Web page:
Saturday, February 2, 2013


Chard leaves and stems.
Chard is such a satisfying vegetable because, with the leafy green tops and substantial stems, it adds up to much more than spinach. In Spanish dishes, often the green tops and white stalks are cooked separately. Two for the price of one.

Two different ways with one vegetable.

I grow chard (also known as Swiss chard or white beet, acelga in Spanish) in the garden from autumn through to spring. It’s a good veg to have on hand for soups, stews and stir-fries. Because I pick it so frequently it never gets really big. But the chard I buy in local markets is often huge, with leaves like palm fronds and stems as broad as pork chops.

Leafy green chard tops can be cooked in any way suitable for spinach. Thick stalks need to be stripped, like celery, of strings. Then they can be added to stews (see the recipe for berza) or boiled until tender and then batter-dipped and fried or covered in a sauce and gratineed.

Chard leaves cooked with raisins, pine nuts and garlic.

Chard with Raisins and Pine Nuts
Acelgas con Pasas y Piñones

This is sometimes called “Catalan style,” because in Catalonia it’s a traditional dish, and sometimes called “Málaga style,” because it’s usually made with plump Málaga muscatel raisins. Málaga raisins need to be seeded, or substitute any seedless dark raisin. (More about pine nuts here.)

Serve this as a side dish with roast pork, chicken or turkey. Spinach can be substituted for chard.

Serves 6 as a side dish.

1 ½ pounds fresh chard leaves, washed, trimmed and chopped
3 tablespoons olive oil
2 tablespoons pine nuts
2 cloves chopped garlic
1 tablespoon chopped tocino (ham fat) or bacon (optional)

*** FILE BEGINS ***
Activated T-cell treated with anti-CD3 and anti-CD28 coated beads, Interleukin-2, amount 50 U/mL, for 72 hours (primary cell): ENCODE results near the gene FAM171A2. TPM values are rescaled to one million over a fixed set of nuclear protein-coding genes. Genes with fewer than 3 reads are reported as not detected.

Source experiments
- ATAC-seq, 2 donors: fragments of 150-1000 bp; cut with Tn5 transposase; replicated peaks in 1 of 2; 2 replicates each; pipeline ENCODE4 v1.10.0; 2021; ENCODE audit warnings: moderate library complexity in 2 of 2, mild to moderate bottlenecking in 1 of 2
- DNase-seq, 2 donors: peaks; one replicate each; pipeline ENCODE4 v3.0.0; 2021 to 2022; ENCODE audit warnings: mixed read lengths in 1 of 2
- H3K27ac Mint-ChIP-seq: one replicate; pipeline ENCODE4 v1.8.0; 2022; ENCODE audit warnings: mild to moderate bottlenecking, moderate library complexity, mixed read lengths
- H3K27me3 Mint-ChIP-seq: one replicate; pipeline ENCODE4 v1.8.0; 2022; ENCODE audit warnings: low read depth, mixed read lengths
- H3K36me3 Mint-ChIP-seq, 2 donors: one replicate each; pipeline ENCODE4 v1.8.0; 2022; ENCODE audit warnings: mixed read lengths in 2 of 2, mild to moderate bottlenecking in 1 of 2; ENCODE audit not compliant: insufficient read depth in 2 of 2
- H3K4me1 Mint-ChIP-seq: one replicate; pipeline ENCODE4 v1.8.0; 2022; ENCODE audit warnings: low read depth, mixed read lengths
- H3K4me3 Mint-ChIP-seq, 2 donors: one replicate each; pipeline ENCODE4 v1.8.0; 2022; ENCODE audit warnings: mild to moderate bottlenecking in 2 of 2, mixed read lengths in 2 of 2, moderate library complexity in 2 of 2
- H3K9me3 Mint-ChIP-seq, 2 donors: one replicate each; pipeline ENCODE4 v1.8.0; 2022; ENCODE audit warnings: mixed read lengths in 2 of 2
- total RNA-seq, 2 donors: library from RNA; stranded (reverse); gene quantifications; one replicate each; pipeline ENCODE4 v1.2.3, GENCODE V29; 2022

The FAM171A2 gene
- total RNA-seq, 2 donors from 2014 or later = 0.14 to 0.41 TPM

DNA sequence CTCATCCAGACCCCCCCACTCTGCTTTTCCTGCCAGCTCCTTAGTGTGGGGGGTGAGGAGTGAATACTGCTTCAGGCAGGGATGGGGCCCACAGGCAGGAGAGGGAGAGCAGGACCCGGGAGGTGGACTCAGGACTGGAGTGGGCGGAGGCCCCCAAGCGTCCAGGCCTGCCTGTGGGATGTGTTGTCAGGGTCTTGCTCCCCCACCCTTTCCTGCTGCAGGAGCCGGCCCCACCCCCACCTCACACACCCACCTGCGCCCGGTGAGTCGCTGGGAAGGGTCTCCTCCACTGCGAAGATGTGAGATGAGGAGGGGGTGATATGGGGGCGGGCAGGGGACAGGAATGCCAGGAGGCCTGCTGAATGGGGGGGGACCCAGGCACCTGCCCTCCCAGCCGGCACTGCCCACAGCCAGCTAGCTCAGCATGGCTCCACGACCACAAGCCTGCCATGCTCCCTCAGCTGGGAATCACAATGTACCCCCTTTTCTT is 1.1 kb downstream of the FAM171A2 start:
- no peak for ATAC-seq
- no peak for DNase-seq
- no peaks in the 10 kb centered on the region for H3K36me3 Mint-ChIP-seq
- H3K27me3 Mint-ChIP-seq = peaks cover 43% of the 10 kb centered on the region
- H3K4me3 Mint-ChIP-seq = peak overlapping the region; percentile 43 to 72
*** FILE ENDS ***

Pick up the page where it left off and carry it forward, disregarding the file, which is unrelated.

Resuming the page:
¼ cup seeded raisins
½ teaspoon salt
Freshly ground black pepper

Heat the oil in a deep skillet and fry the pine nuts for a few seconds until they are toasted. Remove skillet from heat and skim them out and reserve.

Add the garlic to the pan with the tocino, if using. When garlic begins to turn golden, add the chopped chard. Sauté the chard for 5 minutes.

Add ½ cup water, the raisins, salt and black pepper. Cook, covered, for 10 minutes. Remove cover and cook another 5 minutes until most excess liquid has evaporated. Sprinkle with the pine nuts.

Chard stems are filled with cheese and ham, then fried.
Stuffed and Fried Chard Stems   
Pencas de Acelgas Rellenas

My grandson named these “lasagne sandwiches.” They are rather fiddly to make, I think, because the “sandwiches” don’t hold together easily while dredging in flour and egg. I saw a TV chef wrap each package in a blanched chard leaf before flouring. But then, you would not get two for the price of one.

Serves 6.

12 stems of chard, 4 ½ inches long and at least 1 ½ inches wide
½ cup grated cheese
6 slices cooked ham
½ cup flour
1 egg, well beaten
Olive oil for frying

Trim the chard stems of strings and cook them in boiling salted water until tender, about 8 minutes. Drain.

Place 6 pieces on worktop. Spread each with a spoonful of grated cheese. Roll the sliced ham and lay it along each chard stem. Top each with another piece of chard and squeeze the edges together slightly, sandwiching in the cheese.

Place the flour in a shallow bowl. Place the beaten egg in another bowl. Dip the pieces of chard first in flour, then egg, then again in flour.

Heat sufficient oil to cover the bottom of a skillet to a depth of ¼ inch. Fry the floured pieces of chard until browned on both sides.

Drain briefly on paper toweling. If desired, cut the pieces in half. Serve hot.


  1. What about tying them together with strips of blanched scallion?

    1. Donna: That's a good idea. Scallion ties would look pretty too.